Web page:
Building Them Up: Job Skills and Prison Education

By Christopher Zoukis

A simple online search will reveal a plethora of prison education programs designed to equip prisoners with skills for life after prison.  From community-based organizations to universities, there has been a growing consensus that releasing people from prison back into society without any training or education is likely to result in repeat offenses and subsequent jail time.  Yet in tough economic times, there is the pressing need to justify every expense and every program.  With education cuts in progress from coast to coast, many experts believe that decreasing funding for prison education programs is simply not an educated option.

The Need for Prison Education

According to Wesleyan University’s Center for Prison Education, 60 percent of released inmates return to prison (wesleyan.edu/cpe/about/whycip.html).  The center asserts that “severely reduced employment opportunities” is at the root of this problem.  Their education platform and similar initiatives in prison education target this problem by providing coursework that educates prisoners and teaches them valuable new skills that can help them lead more productive and more rewarding lives outside of prison. 

A Department Image courtesy reentryaftercare.orgChair at the College of New Jersey posted an article on Michael Moore.com asserting that “Over ninety percent of inmates eventually return to society,” (michaelmoore.com/words/mike-friends-blog/how-cut-deficit-increase-prison-education-programs).  Many of these inmates have not completed high school and have no skill sets for making a living in society.  Few would argue that returning people as they are with no additional training or education will not yield a positive outcome—not for the majority who fall into that 60 percent of inmates who will return to prison.  In other words, there is a genuine need to bring that percent down and prison education is the key to making that happen.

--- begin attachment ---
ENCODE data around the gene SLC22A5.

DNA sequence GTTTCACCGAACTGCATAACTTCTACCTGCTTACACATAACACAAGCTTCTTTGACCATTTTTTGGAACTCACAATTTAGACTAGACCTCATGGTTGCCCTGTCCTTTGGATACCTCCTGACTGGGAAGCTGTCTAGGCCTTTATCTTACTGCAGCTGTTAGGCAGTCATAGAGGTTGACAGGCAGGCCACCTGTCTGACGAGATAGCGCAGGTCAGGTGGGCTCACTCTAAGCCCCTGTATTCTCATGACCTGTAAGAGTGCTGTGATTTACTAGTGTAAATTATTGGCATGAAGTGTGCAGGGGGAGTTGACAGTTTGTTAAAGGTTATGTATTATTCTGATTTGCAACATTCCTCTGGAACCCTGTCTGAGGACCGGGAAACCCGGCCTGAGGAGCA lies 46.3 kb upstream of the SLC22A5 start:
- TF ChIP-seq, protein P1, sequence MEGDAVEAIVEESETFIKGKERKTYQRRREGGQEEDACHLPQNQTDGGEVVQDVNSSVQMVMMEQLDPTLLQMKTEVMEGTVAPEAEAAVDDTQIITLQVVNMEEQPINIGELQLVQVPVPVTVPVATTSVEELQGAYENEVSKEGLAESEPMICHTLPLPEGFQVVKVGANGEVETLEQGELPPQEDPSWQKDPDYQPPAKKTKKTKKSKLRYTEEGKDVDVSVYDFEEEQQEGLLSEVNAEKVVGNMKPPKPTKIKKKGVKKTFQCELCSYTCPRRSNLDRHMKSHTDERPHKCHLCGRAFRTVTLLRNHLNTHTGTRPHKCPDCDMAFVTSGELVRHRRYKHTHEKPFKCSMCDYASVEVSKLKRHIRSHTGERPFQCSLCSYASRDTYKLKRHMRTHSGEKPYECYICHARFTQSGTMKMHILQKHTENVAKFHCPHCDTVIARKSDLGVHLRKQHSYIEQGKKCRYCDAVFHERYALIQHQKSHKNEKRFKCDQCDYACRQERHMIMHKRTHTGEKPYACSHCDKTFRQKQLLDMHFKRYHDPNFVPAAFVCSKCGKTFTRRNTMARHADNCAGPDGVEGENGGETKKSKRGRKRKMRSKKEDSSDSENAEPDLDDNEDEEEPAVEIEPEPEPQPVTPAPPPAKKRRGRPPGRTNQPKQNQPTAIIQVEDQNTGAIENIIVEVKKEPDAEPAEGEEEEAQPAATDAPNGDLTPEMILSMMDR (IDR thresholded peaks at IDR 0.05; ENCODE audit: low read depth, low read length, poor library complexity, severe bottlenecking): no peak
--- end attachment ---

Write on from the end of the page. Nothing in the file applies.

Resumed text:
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A Second Chance at Curt’s Cafe

By Dianne Frazee-Walker

Susan Trieschmann, a northwest Chicago café owner took a big leap of faith when she renovated her for-profit business into a non-profit reentry program for young adult ex-offenders. The second chance café is an experimental restorative justice restaurant. Initially the neighbors were skeptical about offenders pouring their morning coffee.  But it only took the community three weeks to trust the stigmatized employees to serve them the blue plate specials. Today you will find customers on Central Street lined up at the counter during the noon hour waiting for lunch to be served by the transformed ex-offenders.  Curt’s Cafe / Photo courtesy ecowren.net

Curt’s Café is a solo act in a city that only provides reentry programs for juvenile offenders. Chicago has hundreds of coffee shops, but only one restorative justice café that gives ex-offenders a second chance. The innovative reentry program requires the employees to form a restorative circle at the end of each eight hour shift to check on each other’s personal development and work skill progress.

Trieschmann’s idea for her restorative restaurant originated from a passion to help offenders reenter the workforce with employable skills. She emotionally explains that she doesn’t think it is fair how difficult it is for ex-offenders to become productive citizens when they re-enter the working world with a criminal record lingering in their past.

When the employees first started working at the café they barely knew how to make a cup of coffee and had difficulty making it to work on time. The ex-offenders have come a long way since they first began working at the café. They had many challenges to overcome, but persistence has paid off.

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